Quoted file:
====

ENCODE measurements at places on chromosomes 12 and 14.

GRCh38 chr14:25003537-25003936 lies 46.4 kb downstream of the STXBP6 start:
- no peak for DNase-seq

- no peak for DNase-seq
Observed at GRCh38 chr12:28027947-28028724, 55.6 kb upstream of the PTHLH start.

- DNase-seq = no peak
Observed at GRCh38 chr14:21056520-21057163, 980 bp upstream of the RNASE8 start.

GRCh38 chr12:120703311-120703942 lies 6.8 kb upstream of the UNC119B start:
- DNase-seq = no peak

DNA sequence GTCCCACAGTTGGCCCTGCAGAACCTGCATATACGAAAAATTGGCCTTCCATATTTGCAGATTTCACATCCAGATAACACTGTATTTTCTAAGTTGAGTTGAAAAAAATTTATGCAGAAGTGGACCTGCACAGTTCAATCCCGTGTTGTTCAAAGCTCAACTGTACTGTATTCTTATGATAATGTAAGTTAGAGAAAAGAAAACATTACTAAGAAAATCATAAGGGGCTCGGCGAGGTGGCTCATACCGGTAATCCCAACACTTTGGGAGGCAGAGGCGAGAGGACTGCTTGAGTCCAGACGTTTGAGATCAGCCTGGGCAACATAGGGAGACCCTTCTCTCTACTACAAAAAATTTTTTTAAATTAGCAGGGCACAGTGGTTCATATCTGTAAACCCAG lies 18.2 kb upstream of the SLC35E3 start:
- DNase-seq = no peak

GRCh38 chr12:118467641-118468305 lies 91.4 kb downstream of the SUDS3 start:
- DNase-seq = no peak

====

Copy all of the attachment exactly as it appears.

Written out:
ENCODE measurements at places on chromosomes 12 and 14.

GRCh38 chr14:25003537-25003936 lies 46.4 kb downstream of the STXBP6 start:
- no peak for DNase-seq

- no peak for DNase-seq
Observed at GRCh38 chr12:28027947-28028724, 55.6 kb upstream of the PTHLH start.

- DNase-seq = no peak
Observed at GRCh38 chr14:21056520-21057163, 980 bp upstream of the RNASE8 start.

GRCh38 chr12:120703311-120703942 lies 6.8 kb upstream of the UNC119B start:
- DNase-seq = no peak

DNA sequence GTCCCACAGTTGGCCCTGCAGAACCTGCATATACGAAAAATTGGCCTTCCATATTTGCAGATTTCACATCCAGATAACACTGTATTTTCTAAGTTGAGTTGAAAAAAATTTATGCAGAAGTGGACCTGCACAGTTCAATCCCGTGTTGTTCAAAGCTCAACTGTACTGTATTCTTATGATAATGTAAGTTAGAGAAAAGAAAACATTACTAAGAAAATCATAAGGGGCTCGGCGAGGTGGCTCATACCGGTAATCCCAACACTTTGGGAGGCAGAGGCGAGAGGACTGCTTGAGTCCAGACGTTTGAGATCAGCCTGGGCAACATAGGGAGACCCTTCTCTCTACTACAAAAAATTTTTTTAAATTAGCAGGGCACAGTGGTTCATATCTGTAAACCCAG lies 18.2 kb upstream of the SLC35E3 start:
- DNase-seq = no peak

GRCh38 chr12:118467641-118468305 lies 91.4 kb downstream of the SUDS3 start:
- DNase-seq = no peak